The country is facing a serious economic situation for which major decisions need to be taken sooner than later.
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“Will I do anything to be accepted by my peers?” “Will I do anything to be ‘cool’?” “What if I don’t participate in wilfully hurting others?” “Will I be considered ‘a sissy’?” “Can I be different and still be accepted?” “What about my true feelings? Are they important?” “Am I important enough to my peers?” “Why do I feel I need their acceptance?” “Who now can I blame when I face the shame?”
These are questions which we are bound to face at some point in our lives. The answers to these and similar questions determine just how much peer pressure is present. There’s an inert feeling in us to belong. It gives us a sense of worth. What happens though is we place this sense of worth in the hands of others sometimes from a very early age. We naturally depend on our parents or guardians to affirm us. If we’ve been told negative things in our childhood like ‘we’re not good enough’ or ‘we’ll never amount to anything’ then chances are we may want to live up to these untrue labels until we discover, like I did, that we have it in us to be the positive change we really want to see.
Our lives are a reflection of the messages we store. The more pressure I put on myself to be accepted is the more I realise that I can be disappointed. If I place my trust in other people, then chances are I have opened up myself to the possibility of hurt. Yes, I must trust others, but the level of trust will be determined by those closest to me. I have learned that it’s better to put my complete trust in God. He will keep my darkest secrets a secret, not from me, but from those who can misuse the information.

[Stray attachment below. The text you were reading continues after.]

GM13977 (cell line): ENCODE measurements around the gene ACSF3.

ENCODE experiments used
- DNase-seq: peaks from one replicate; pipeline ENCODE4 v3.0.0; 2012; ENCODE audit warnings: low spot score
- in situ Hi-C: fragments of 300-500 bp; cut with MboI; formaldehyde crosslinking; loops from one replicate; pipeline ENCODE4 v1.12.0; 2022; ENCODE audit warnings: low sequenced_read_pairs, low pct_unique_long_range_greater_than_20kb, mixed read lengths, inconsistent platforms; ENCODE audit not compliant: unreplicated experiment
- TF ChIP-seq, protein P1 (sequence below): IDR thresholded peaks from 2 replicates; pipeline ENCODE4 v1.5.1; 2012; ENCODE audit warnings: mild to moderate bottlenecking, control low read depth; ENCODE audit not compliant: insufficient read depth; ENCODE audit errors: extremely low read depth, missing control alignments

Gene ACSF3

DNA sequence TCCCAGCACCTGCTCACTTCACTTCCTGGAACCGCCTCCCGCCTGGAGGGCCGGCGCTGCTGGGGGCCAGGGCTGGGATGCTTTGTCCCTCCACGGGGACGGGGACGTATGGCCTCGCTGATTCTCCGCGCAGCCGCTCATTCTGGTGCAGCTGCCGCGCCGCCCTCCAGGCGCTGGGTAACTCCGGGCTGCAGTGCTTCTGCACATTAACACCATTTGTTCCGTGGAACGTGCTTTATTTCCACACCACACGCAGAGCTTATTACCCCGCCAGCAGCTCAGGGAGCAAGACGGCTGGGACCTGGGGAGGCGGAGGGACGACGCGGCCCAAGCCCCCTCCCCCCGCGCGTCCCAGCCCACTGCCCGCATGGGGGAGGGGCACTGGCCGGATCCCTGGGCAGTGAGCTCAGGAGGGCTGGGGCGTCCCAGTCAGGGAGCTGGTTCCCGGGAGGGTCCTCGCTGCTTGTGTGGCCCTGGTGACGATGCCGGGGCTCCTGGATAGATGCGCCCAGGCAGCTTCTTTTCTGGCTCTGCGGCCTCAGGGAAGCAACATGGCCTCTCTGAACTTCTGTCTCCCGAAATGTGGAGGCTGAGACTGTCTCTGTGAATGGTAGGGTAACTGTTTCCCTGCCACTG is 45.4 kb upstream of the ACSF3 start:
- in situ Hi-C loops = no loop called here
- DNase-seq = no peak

We’re all a work in progress and for me to progress I must be willing to give up something. Sometimes it’s the friends who don’t have my best interest at heart. It’s the friends who my parents or guardians have always warned me about. “Friends will carry you, but they’ll never bring you back!” (I’m sure you’ve heard that at some point.) Yes, as I’ve discovered after many a mistake, they want the best for me. It’s just that sometimes we get that fact so late. Better late than never!
It’s so easy in the early years to join ‘groups’ for strength. This is supposed to take the pressure off of us, but being a member of ‘the group’ sometimes brings with it more pressure than we can first imagine. Of course nobody besides our parents or guardians tell us this side of the story. The stories that capture our attention, or those we tend to emulate, are those in the movies or even on the music videos that show groups seemingly having a great time at the expense of another. You may want ‘the bling’ but ask yourself “what does it bring?” Does it lead to an inner long-lasting happiness?
Try to put yourself in my shoes and see what I’ve learnt. I’ve learnt that I can do without the stress placed on me when I give into negative peer pressure. I don’t have to give in. I’m an individual with a specific purpose and though I may take some time to discover it, I don’t have to allow myself to be sidetracked. Dejected or rejected? It doesn’t matter. I may not have ‘the looks’ but I can still look forward to the promise of a new day. I’ll do what I know to be right? I’ll be true to myself! When I get off the popular road, I may be unpopular BUT that’s okay. It’s okay to be different! I’m on the new road to discover God’s pre-ordained purpose and plan for me. There is no other me! There is no other you! So when faced with peer pressure what will you do?